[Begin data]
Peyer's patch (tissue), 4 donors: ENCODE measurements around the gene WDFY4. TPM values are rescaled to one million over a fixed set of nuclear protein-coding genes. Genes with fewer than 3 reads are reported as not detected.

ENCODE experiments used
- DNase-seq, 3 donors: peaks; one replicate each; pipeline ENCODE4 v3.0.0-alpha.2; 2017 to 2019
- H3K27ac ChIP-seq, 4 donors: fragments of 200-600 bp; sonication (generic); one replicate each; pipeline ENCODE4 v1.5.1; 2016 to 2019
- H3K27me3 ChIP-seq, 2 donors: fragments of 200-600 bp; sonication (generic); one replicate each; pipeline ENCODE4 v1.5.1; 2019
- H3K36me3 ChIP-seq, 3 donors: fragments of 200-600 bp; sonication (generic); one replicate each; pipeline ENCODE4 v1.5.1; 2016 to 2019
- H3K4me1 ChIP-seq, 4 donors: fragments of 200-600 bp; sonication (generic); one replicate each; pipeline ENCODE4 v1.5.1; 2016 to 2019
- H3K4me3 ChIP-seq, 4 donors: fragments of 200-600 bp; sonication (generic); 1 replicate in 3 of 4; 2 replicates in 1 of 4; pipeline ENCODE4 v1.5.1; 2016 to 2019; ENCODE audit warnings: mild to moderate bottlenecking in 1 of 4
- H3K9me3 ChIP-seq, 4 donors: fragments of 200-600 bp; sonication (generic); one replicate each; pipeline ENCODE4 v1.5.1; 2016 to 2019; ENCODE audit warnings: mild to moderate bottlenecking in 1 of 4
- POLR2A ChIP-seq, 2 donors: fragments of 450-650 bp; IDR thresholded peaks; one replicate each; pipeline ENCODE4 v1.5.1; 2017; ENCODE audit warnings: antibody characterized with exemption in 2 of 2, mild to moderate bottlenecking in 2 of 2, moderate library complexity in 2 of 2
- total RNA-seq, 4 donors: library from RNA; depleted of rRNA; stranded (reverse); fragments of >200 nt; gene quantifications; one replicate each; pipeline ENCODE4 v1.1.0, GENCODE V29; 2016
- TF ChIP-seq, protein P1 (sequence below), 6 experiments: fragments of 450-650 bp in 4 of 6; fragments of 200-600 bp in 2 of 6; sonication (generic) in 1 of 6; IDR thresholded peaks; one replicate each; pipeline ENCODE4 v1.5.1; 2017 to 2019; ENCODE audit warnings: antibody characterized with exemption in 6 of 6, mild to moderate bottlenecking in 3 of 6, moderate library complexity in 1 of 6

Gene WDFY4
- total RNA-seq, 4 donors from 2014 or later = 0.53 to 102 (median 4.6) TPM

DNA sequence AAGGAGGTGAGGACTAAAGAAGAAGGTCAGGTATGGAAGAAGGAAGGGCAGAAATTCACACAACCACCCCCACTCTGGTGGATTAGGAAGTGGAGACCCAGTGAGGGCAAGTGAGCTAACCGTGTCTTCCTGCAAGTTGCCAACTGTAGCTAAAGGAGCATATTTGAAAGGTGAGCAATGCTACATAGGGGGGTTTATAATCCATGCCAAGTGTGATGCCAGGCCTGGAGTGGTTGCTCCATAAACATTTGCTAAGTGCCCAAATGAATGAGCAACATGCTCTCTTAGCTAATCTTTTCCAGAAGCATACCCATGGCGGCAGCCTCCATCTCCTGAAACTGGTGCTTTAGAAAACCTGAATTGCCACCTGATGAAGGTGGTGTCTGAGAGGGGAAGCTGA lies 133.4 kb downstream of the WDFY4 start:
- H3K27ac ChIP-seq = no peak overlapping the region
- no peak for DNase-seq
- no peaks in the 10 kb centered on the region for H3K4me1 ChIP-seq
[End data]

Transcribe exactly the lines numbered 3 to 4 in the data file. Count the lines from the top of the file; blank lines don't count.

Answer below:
- DNase-seq, 3 donors: peaks; one replicate each; pipeline ENCODE4 v3.0.0-alpha.2; 2017 to 2019
- H3K27ac ChIP-seq, 4 donors: fragments of 200-600 bp; sonication (generic); one replicate each; pipeline ENCODE4 v1.5.1; 2016 to 2019